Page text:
• 9.
    • We are widely regarded internationally for the progress we have made in introducing ICT to health in an innovative and agile manner, however:
      • Draft National Health IT Plan 2010 : While New Zealand was the envy of the world in adopting IT into the health system, investment in next generation systems has "reached a plateau" and the way forward is unclear.
      • DHB CIO Panel, HINZ 2009 : We are falling behind the leaders and are failing our population. Having the NHI and 90% of GPs with computers is not now a compelling story.
      • Victoria University 2010 : A foundation of distrust and aggressive contracting from the early 1990s often brought rigidity to relationships … that still effects constructive interaction and shared learning. This diminishes the capacity to bring collective solutions to difficult issues, and stifles the spread of innovation.
    Health ICT in New Zealand
  • 10. Some looming challenges
    • The investment in EMRs by the governments of the U.S., Australia and the U.K. alone will total $100 billion over the next five years.
    • Other industries are generating increased expectations:
      • online banking
      • social networking
      • PHR services
    • Expert patients
    • Quality and safety agenda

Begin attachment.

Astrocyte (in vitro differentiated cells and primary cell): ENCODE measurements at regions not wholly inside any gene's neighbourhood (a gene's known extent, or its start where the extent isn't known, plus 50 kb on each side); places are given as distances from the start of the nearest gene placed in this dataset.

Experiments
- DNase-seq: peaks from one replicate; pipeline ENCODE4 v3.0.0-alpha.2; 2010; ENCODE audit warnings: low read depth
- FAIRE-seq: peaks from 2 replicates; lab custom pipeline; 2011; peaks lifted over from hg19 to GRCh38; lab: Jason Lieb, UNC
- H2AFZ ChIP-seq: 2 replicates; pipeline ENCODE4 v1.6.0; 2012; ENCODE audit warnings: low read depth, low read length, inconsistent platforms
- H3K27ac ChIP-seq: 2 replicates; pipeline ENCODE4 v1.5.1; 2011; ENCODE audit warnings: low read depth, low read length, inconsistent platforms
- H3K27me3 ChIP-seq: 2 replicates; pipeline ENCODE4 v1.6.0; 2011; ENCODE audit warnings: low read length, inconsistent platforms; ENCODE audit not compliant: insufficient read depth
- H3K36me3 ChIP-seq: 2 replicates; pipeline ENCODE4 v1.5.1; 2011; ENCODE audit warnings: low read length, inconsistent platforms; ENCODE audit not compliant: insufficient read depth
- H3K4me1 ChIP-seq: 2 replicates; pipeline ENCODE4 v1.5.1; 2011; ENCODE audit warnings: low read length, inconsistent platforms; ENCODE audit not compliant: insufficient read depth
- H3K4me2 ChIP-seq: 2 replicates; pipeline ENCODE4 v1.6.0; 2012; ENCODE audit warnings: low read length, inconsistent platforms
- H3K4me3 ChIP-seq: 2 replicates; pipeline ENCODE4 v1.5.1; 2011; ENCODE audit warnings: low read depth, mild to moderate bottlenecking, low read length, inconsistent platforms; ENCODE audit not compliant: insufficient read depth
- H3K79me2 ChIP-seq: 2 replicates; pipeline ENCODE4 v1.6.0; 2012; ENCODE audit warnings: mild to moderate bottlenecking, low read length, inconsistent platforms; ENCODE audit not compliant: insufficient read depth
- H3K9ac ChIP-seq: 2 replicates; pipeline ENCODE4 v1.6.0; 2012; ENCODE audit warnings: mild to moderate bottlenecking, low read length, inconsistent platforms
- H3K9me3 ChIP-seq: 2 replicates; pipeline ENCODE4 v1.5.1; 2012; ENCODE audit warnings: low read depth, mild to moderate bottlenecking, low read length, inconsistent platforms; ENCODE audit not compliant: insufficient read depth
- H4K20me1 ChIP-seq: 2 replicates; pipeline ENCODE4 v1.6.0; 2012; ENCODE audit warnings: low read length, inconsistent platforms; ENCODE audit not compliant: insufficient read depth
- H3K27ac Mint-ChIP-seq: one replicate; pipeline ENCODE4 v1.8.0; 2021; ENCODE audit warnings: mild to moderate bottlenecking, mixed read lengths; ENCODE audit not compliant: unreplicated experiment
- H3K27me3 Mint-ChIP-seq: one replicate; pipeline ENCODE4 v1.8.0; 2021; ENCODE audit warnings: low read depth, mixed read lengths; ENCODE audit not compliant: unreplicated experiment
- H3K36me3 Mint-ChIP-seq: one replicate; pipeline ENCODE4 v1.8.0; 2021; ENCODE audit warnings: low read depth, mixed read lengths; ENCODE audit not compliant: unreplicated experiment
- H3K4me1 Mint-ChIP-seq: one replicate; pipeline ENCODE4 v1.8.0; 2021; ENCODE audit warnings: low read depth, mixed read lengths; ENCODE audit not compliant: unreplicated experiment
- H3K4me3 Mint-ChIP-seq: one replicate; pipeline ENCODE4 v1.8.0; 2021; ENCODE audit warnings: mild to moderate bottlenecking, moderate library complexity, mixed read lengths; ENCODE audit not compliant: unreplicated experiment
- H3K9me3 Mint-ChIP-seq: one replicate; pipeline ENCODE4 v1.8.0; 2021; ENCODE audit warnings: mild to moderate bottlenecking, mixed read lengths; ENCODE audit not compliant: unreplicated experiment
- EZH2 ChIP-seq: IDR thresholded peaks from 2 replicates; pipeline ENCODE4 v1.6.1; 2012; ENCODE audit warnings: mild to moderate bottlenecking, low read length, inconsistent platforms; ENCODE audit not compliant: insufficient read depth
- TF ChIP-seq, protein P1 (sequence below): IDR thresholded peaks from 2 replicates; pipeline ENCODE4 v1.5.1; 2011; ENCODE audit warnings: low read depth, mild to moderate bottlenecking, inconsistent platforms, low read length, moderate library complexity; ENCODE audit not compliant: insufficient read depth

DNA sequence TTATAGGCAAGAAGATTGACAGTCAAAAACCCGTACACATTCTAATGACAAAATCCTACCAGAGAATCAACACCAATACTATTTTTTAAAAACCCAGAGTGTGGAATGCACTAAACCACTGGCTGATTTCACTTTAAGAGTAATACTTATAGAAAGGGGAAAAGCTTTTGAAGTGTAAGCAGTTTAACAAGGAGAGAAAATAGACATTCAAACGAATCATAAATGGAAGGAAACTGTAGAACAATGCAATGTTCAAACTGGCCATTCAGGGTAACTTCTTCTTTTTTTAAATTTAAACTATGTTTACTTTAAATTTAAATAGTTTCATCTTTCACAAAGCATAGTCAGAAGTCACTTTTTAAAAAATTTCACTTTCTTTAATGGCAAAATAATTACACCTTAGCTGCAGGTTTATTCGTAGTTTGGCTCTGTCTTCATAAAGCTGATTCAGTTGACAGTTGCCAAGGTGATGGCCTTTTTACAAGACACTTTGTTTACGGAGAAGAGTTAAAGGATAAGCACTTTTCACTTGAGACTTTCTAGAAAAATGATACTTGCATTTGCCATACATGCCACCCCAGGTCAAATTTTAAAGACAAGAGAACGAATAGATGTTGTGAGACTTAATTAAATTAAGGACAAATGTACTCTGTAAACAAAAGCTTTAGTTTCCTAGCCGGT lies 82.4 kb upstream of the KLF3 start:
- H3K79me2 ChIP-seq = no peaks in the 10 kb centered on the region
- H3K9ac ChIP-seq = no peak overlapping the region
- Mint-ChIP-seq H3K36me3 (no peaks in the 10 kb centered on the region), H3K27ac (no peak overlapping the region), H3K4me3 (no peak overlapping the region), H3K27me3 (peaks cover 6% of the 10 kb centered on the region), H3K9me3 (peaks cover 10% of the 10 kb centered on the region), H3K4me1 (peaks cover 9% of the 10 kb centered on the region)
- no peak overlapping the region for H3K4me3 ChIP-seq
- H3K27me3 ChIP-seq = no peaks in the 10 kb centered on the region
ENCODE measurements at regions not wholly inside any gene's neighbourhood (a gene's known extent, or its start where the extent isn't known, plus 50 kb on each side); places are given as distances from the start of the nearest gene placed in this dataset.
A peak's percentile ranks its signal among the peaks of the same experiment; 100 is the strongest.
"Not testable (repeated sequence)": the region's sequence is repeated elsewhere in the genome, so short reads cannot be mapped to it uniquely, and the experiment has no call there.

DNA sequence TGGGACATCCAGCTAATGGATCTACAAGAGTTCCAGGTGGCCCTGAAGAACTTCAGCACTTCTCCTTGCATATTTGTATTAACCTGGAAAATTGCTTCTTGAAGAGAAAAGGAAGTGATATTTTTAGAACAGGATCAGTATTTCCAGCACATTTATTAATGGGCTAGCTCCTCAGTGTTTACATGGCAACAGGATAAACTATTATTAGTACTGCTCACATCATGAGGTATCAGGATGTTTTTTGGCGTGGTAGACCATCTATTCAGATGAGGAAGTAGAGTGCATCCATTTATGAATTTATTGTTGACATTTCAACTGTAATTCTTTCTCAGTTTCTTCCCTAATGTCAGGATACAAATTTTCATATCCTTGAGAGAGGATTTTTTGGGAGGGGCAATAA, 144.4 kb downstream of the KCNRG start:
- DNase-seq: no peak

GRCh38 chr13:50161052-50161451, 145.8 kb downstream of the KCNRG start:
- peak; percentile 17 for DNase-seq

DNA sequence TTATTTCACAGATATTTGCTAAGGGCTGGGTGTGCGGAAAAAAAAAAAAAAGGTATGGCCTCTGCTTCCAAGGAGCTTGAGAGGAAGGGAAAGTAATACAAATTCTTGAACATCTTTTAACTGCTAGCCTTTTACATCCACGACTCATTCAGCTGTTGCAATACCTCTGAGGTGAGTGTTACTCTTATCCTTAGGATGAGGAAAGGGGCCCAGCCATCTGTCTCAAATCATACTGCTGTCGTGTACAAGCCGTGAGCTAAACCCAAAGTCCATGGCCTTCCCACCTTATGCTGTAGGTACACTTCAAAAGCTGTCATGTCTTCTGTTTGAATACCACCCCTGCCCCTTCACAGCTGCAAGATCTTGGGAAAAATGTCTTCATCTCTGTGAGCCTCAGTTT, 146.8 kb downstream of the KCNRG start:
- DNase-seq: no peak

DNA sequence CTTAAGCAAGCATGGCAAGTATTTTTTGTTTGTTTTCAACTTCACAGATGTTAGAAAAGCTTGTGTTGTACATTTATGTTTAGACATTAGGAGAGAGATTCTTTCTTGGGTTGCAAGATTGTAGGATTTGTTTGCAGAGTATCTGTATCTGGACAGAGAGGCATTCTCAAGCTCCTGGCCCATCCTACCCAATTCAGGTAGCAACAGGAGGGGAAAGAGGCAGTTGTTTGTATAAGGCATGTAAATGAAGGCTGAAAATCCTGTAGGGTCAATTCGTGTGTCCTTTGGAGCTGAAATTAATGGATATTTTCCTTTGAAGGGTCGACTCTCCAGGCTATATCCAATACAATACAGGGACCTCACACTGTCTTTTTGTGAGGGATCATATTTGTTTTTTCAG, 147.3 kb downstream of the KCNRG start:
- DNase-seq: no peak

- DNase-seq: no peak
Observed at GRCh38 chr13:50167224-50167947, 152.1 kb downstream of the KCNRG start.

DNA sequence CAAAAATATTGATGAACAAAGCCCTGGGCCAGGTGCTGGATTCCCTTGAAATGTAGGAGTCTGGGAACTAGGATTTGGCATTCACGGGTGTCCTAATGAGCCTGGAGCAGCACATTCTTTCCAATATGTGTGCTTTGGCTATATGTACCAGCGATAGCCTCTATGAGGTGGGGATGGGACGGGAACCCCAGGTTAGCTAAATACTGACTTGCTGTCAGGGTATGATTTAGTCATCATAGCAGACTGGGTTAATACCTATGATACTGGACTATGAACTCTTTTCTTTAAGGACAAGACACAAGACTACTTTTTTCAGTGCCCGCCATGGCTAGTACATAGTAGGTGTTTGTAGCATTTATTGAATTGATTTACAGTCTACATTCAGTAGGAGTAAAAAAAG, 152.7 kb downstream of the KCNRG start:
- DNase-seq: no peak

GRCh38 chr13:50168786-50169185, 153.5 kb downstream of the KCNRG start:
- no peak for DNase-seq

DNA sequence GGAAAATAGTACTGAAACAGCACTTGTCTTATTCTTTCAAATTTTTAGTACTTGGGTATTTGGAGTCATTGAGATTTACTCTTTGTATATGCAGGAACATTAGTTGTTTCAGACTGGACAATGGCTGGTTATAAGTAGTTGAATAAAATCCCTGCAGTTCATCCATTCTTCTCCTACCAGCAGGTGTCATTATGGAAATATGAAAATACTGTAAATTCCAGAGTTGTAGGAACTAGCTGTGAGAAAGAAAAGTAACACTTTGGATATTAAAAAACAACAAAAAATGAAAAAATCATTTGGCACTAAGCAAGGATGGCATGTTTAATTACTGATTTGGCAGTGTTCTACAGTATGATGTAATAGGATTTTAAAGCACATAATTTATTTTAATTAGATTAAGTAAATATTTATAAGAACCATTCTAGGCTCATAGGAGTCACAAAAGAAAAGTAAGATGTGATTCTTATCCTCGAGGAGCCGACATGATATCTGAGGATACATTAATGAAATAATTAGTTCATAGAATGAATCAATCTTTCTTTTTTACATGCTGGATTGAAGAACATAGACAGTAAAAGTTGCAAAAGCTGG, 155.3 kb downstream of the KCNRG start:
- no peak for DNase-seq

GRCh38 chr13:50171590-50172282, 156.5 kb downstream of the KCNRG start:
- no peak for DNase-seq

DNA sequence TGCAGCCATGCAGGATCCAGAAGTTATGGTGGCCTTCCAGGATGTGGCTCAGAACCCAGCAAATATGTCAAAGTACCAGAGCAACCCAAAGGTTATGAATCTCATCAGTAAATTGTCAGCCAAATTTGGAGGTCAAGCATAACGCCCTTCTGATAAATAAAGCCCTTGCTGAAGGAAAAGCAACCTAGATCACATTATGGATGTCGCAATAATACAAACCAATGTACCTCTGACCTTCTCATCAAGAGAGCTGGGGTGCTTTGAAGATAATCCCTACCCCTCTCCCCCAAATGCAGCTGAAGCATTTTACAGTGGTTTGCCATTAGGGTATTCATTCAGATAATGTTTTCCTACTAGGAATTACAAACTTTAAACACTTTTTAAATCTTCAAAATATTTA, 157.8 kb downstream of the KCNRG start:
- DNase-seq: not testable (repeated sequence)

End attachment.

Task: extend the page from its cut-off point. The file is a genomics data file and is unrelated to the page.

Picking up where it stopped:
• If society is to moving to a more open and transparent dialogue about our public health system – and our health information – how tolerant will we be of inefficiency and waste, and of old models of care. We will demand better.
  • 11. Draft National Health IT Plan Phase 1 (2 Years) Clinical Data Repository Phase 1 (2 Years) Phase 2 (5 years) Transfer of Care Continuum of Care - Continuum of Care - Secondary /Tertiary Secondary /Tertiary Shared Care Shared Care Primary /Community Primary /Community GP2GP GP2GP E - Prescribing E - Prescribing Medicine Reconciliation Medicine Reconciliation Clinical Data Repository Patient Vitals E - events Care Plans Decision Support Patient Vitals E - events Care Plans Decision Support
  • 12.
    • Focused plan on a relatively small number of important priority areas
    • Opportunities for ‘near-term innovation’ are limited:
      • Qi4GP
      • Care Plans and pathways
      • Models of Care
      • ‘ National systems’
    • The plan needs to recognise and allow continued investment outside the identified priorities
    • How are we going to achieve the identified priorities:
      • Improve the contracting and procurement processes
      • Streamline the governance, prioritisation and deployment mechanisms
      • Supporting ‘transformational (or true) innovation’
    Initial industry response
  • 13.
    • Complimentary to the plan we need to focus now on the medium to long-term view
    • We need a new approach that promotes innovation in New Zealand and subsequent uptake and it must resolve:
      • Funding
      • ‘ Sandpit’ environment
      • Full solution development lifecycle
      • Integration with devices and technologies (everyday and medical)
      • Clinical trials and access to provider organisations
      • Intellectual Property ownership
      • Implementation across New Zealand
      • Commercialisation and offshore earnings
    • The Open Health Collaborative (led by Orion Health), NZTE, NIHI and the Health IT Cluster are all working to advance this vision
    New Zealand as a Global eHealth R&D Lab